Padre Aniceto Fernández Alonso, O.P. taught philosophy at the Angelicum from 1932 to 1950 before entering into service in the governance of the Dominican Order, first as a Socius to the Master, then Provincial of the Province of Spain, and finally as the Master of the Order, in 1962. His contemporaries noted his diligence in prayers, his devotion to religious life and to the Order, and his zeal for the work of missionaries. Along with all of these traits, he was known as a friar of great studiousness, and a great proponent of the work of St. Thomas Aquinas in dialogue with the contemporary world. In fact the most common theme of his philosophical writings was on the relationship between modern science and philosophy. While we have only just begun to rediscover with the breadth of P. Fernandez’s work, the Thomistic Institute Project on Faith and Science would like to draw attention to it, in order to better understand the role the Angelicum has played, historically, in Thomistic engagement with science.
P. Fernandez did his initial studies in philosophy at the Dominican school in Corias and in theology at the priory of San Esteban in Salamanca where he earned a Lectorate in Theology. After ordination he was sent to Madrid where he studied in the Faculty of Science of the Universidad Autónoma de Madrid, earning a Licentiate in Physical Sciences. After this, in 1926, he was named professor of Sciences and Natural Philosophy at Corias where he taught for six years. In 1932, he was named professor of Physical Sciences and Cosmology at the Angelicum in Rome, where he taught Philosophy for the next eighteen years. In 1941 he earned the highest academic rank in the Order, the Master of Sacred Theology.
While at the Angelicum, P. Fernandez taught a range of courses in the philosophy of nature and the relationship between modern science and philosophy. At a time when many Neo-Scholastic philosophers were arguing that philosophy of nature, coming out of the Aristotelian tradition, and modern science were formally distinct endeavors, studying different things and working independent of one another, Fernández took a different view. He argued, drawing inspiration from Aristotle, Aquinas, and St. Albert, that “the method of investigation of the natural philosopher and the method of investigation of the scientists are not opposed ways which have only common experience as a beginning in common, but are two parts of the same method, of which the first should be pursued by the scientist and the other by the philosopher.”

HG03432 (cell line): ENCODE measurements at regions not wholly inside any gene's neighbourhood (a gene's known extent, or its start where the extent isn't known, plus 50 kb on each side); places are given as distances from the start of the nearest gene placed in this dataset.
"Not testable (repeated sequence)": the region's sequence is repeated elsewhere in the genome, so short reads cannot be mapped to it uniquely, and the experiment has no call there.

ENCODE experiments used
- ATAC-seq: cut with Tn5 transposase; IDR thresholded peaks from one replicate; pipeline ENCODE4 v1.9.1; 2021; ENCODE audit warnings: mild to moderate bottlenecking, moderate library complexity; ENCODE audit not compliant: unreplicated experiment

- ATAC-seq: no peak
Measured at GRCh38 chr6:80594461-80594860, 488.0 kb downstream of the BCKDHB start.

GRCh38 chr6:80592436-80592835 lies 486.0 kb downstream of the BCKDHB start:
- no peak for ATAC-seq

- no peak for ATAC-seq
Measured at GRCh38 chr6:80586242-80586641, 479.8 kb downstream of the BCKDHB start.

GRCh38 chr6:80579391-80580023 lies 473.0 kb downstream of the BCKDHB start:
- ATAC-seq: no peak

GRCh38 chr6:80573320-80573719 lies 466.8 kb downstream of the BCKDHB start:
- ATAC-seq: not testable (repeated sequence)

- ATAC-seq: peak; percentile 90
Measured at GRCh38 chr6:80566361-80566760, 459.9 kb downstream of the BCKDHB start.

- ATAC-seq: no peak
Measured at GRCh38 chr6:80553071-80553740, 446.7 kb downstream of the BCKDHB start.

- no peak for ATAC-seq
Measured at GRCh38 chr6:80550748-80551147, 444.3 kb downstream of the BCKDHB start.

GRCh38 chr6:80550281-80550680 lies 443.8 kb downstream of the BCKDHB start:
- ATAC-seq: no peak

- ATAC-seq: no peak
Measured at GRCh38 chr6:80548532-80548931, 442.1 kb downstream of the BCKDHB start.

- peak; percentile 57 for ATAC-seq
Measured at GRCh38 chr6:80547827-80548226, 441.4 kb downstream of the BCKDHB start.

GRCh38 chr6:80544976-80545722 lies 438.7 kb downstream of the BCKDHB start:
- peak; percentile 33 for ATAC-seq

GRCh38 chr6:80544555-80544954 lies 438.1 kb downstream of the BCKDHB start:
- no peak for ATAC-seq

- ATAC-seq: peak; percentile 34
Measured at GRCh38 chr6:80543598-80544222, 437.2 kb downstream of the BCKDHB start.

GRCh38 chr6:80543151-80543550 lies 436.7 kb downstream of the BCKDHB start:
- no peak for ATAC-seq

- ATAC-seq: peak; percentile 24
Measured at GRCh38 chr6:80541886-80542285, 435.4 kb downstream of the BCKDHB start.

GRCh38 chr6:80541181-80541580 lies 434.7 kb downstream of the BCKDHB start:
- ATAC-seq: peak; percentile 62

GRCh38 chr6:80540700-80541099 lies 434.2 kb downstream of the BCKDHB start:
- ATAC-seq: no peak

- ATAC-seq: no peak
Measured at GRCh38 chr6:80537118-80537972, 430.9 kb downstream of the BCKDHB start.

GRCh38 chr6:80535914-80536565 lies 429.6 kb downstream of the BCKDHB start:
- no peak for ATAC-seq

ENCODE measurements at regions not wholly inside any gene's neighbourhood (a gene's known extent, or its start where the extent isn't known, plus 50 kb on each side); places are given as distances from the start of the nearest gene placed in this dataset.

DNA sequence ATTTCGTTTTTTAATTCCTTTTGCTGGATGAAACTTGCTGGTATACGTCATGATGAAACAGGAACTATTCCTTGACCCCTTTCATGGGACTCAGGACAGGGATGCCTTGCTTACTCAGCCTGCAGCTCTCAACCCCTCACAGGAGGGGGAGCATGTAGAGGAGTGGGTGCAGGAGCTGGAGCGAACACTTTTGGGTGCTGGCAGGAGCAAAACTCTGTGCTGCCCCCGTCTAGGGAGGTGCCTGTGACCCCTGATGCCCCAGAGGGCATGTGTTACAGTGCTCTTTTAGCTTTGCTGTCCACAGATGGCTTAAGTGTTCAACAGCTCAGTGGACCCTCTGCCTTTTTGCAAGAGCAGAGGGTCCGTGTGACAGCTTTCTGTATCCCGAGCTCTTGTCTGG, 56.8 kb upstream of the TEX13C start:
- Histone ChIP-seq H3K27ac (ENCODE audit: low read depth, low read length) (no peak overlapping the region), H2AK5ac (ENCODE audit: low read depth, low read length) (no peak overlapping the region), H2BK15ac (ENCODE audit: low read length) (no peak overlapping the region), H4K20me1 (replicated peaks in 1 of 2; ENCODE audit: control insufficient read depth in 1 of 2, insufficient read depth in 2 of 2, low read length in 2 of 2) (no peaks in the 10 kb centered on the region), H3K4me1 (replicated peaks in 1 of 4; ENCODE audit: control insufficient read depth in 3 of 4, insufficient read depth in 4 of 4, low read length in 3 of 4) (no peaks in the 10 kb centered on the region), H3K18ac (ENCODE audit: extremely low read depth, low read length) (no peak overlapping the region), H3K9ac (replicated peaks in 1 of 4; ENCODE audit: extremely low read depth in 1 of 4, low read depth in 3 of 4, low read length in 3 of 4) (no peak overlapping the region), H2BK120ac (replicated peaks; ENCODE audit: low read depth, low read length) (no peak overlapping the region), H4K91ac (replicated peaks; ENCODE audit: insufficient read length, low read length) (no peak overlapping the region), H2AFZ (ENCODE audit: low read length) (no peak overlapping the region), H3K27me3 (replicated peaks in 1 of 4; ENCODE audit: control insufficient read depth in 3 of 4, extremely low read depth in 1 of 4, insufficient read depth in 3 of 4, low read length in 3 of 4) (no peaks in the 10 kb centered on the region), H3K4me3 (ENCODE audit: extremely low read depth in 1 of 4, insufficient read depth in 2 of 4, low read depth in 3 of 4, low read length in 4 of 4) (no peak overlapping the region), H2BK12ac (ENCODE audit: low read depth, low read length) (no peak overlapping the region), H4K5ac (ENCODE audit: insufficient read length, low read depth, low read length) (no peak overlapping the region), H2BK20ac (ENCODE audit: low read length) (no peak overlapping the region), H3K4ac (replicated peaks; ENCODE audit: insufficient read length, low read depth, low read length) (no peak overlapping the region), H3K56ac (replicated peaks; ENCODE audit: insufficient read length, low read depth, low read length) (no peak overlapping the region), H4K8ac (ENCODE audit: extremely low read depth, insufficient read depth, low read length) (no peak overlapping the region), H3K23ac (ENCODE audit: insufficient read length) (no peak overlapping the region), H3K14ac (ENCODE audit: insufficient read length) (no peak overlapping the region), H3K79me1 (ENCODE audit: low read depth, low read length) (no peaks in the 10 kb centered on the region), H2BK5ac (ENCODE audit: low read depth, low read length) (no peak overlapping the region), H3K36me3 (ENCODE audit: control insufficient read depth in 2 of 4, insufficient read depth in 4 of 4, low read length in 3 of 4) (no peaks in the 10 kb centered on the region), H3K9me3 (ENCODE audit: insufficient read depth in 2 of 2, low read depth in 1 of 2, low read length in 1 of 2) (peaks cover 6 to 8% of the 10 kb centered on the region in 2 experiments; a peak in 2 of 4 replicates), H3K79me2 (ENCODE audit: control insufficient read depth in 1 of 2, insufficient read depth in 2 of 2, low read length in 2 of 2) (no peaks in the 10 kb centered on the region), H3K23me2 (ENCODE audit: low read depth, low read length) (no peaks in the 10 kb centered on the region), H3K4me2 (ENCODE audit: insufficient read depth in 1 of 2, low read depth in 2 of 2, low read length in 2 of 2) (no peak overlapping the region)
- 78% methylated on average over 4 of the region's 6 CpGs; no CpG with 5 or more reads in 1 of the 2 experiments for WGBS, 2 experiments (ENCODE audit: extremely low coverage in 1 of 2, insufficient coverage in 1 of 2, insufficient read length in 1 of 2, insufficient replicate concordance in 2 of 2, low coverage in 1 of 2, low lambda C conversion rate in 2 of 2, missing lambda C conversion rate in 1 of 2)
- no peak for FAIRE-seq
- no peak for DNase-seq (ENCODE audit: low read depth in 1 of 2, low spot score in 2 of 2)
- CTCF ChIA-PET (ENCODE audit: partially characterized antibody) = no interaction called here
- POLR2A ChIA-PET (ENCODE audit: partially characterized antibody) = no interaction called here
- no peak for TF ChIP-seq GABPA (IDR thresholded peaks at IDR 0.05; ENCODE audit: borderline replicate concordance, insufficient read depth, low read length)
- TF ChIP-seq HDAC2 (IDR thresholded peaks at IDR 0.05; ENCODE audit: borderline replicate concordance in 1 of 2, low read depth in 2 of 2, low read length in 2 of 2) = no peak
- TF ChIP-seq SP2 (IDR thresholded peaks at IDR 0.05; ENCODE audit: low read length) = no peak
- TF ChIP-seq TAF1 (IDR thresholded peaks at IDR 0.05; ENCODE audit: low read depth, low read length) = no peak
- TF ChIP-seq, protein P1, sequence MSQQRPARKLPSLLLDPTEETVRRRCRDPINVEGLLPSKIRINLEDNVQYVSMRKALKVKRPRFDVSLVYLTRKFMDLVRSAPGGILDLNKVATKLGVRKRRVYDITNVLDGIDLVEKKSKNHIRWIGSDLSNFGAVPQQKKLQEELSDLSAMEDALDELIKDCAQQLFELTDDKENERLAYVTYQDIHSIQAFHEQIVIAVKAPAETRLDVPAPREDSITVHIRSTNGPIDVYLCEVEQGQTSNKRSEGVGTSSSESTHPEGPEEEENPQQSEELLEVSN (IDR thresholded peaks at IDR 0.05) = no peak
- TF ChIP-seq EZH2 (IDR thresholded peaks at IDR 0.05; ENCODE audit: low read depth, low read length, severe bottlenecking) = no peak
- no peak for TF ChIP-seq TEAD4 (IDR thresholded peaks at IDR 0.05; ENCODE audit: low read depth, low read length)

While he never wavered from his commitment to Thomistic principles of hylomorphism, causation, and knowledge, P. Fernandez felt that these principles should be discussed and argued for in light of contemporary science. Drawing on the insights of contemporary science presents challenges for these seemingly ancient principles, but new insights can provide a more sure footing for these classic principles if properly understood. While he provided many theoretical arguments from Aristotelian and Thomistic principles for this position, he also exemplified it in his teaching, giving courses on: space, time and relativity; energy, entropy, and the eternity of the world; philosophical questions from chemistry; and philosophical questions from quantum mechanics.
Lebrato, Jaime R., O.P., ed. Padre Aniceto Fernández : recuerdos y testimonios. Roma, 1981.
Fernandez-Alonso, Aniceto, O.P. “Scientiae et Philosophia Secundum S. Albertum Magnum,” Angelicum, XIII (1936), n. 1, 24-59.